alexa Personal digital assistant with a barcode reader--a medical decision support system for nurses in home care.
Bioinformatics & Systems Biology

Bioinformatics & Systems Biology

Journal of Health & Medical Informatics

Author(s): Johansson PE, Petersson GI, Nilsson GC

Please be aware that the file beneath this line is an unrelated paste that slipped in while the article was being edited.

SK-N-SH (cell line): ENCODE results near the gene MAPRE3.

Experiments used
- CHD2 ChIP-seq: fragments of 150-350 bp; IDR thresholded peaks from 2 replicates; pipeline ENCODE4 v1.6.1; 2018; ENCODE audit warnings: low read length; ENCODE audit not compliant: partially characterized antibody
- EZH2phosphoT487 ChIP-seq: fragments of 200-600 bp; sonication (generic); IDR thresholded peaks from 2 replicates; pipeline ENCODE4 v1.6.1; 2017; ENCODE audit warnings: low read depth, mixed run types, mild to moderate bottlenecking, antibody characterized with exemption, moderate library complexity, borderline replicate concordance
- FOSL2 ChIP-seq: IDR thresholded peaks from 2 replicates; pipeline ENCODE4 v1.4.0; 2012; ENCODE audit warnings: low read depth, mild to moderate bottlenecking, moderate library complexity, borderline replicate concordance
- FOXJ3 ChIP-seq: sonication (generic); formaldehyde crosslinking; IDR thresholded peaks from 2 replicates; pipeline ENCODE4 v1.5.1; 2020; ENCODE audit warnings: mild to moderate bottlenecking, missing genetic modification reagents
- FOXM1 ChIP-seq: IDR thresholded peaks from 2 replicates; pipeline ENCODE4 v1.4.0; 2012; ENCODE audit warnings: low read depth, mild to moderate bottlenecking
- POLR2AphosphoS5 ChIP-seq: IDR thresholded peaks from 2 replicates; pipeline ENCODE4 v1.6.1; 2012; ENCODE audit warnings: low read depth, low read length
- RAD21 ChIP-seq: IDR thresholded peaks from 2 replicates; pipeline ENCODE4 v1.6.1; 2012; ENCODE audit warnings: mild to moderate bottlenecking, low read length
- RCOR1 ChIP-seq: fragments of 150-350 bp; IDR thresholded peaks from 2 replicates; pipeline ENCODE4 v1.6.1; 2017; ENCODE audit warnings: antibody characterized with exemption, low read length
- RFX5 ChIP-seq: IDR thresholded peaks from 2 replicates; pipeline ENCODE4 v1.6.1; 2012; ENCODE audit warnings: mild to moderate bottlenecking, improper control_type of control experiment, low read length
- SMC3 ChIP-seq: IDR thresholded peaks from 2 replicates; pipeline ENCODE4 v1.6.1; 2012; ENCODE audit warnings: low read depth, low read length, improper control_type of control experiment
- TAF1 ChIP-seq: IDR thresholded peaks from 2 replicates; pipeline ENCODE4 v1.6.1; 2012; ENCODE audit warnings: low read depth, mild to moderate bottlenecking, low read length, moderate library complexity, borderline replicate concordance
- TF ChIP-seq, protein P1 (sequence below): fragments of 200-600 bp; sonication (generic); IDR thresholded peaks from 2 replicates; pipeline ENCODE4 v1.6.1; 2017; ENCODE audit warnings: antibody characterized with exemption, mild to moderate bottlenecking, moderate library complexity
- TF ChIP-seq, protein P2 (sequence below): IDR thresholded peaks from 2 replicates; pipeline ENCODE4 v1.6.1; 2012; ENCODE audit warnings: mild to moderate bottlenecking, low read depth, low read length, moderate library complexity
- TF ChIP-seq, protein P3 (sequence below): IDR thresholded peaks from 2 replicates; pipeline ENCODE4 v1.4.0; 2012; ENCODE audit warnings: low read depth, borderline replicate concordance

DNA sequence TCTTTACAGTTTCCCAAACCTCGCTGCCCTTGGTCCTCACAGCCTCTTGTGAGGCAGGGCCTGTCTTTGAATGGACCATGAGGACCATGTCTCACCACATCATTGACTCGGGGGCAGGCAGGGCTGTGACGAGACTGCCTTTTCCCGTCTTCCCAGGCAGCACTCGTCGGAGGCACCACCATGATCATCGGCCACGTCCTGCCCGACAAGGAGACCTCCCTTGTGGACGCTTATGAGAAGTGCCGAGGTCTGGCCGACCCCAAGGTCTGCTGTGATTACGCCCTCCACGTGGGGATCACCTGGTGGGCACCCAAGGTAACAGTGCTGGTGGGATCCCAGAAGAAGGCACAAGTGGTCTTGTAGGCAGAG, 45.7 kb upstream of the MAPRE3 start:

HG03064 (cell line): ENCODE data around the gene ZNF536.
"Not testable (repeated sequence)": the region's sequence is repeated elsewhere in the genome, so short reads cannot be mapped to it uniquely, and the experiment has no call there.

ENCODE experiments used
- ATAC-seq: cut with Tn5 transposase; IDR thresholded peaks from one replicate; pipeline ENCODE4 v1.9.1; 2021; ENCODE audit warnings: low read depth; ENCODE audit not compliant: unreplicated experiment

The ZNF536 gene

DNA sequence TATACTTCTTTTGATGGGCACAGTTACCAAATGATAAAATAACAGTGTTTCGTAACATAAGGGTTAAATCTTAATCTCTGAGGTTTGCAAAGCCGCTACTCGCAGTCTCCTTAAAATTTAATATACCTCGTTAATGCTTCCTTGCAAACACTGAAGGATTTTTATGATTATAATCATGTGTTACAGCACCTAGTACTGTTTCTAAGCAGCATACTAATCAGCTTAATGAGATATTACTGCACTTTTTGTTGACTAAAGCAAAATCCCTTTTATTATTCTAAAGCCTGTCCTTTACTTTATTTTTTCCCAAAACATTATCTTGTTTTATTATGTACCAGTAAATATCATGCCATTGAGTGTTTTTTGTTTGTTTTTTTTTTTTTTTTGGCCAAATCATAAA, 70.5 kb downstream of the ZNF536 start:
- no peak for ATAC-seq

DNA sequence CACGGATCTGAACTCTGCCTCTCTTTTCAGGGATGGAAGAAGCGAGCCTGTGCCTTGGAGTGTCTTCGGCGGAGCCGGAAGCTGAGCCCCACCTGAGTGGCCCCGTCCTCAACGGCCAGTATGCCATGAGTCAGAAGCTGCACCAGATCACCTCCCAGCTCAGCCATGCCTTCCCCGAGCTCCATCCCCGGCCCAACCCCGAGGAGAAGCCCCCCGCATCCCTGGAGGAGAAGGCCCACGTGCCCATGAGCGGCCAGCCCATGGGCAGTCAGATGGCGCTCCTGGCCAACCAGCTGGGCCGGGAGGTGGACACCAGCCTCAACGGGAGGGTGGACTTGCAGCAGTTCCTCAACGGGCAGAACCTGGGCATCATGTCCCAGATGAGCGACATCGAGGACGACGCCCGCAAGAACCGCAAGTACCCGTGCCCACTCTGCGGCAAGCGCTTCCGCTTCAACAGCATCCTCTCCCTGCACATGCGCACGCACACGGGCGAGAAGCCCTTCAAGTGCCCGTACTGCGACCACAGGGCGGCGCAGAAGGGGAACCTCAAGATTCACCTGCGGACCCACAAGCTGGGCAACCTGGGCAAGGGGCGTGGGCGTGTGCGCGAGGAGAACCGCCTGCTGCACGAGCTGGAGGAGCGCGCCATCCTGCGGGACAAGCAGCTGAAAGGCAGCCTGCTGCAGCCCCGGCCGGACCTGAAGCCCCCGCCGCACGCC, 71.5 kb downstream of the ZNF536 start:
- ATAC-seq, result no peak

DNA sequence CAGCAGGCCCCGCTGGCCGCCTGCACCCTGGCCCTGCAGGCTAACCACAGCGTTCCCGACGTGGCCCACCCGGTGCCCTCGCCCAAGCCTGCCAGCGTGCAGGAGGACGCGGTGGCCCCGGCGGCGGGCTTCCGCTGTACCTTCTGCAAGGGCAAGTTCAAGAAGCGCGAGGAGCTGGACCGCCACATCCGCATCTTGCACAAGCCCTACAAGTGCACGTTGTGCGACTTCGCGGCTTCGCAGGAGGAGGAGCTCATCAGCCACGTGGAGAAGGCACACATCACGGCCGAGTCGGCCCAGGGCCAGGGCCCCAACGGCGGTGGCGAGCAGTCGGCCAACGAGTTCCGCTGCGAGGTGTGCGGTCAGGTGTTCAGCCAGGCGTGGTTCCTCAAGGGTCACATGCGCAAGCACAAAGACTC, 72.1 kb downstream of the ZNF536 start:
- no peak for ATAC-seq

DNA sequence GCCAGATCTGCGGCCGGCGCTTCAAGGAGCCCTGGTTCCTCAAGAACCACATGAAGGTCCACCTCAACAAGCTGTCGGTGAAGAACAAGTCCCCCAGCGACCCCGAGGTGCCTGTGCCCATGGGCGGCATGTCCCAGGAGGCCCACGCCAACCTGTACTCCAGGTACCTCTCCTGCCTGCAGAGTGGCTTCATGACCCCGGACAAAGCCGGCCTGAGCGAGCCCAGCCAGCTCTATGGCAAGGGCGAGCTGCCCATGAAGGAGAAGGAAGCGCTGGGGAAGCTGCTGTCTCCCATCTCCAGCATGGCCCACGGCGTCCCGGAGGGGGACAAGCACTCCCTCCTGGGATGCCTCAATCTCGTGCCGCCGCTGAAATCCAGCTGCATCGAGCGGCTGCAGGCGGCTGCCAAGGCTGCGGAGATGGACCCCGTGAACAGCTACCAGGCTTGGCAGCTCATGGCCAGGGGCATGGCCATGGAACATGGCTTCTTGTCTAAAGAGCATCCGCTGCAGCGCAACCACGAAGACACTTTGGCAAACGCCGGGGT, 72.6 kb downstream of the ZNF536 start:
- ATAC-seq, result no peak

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Abstract INTRODUCTION: Inappropriate medication among elderly people increases the risk of adverse drug-drug interactions, drug-related falls and hospital admissions. In order to prevent these effects it is necessary to obtain a profile of the patients' medication. A personal digital assistant (PDA) can be used as a medical decision support system (MDSS) to obtain a profile of the patients' medication and to check for inappropriate drugs and drug combinations, and to reduce medication errors. AIM: The aim of the present study was to evaluate nurses' experiences of using a MDSS in a PDA with a barcode reader, in order to obtain profiles of the patients' medication, regarding drug-drug interactions, therapeutic duplications, and warnings for drugs unsuitable for elderly in home care. METHODS: The LIFe-reader is a MDSS in a PDA with a barcode reader. By scanning the drug packages in the patients' home, the LIFe-reader obtained profiles of the patients' medication and checked for drug-drug interactions, therapeutic duplications and warnings for drugs unsuitable for elderly people. The LIFe-reader also contained, e.g. drug information and medical reference works. Nurses (n=15) used the LIFe-reader for five weeks during their nursing home care practice assignment. The nurses answered questionnaires about the content and functions of the LIFe-reader before, during and after the nursing home care practice assignment, and were interviewed in focus groups. Descriptive statistics were used and content analysis was applied for qualitative data. RESULTS: By using the LIFe-reader, the majority of the nurses found it easy to obtain profiles of the patients' medication and check for drug-drug interactions, therapeutic duplications and warnings for drugs unsuitable for elderly people. Most nurses regarded the LIFe-reader to reduce drug-related risks of falling, and some thought it could reduce the drug-related admissions to hospitals. The scanning function was described as easy and time saving, although not always possible to use. The LIFe-reader was regarded as a useful and user-friendly MDSS, but more content and functions were requested. CONCLUSIONS: We found that the LIFe-reader has the potential to be a useful and user-friendly MDSS for nurses in home care when obtaining profiles of the patients' medication regarding drug-drug interactions, therapeutic duplications and warnings for drugs unsuitable for elderly. A regular scanning of the patients' drugs in their home might support nurses and general practitioners (GPs) in reducing the inappropriate use of drugs. If the LIFe-reader should be used in a larger scale among nurses, more content and functions are necessary. (c) 2010 Elsevier Ireland Ltd. All rights reserved. This article was published in Int J Med Inform and referenced in Journal of Health & Medical Informatics

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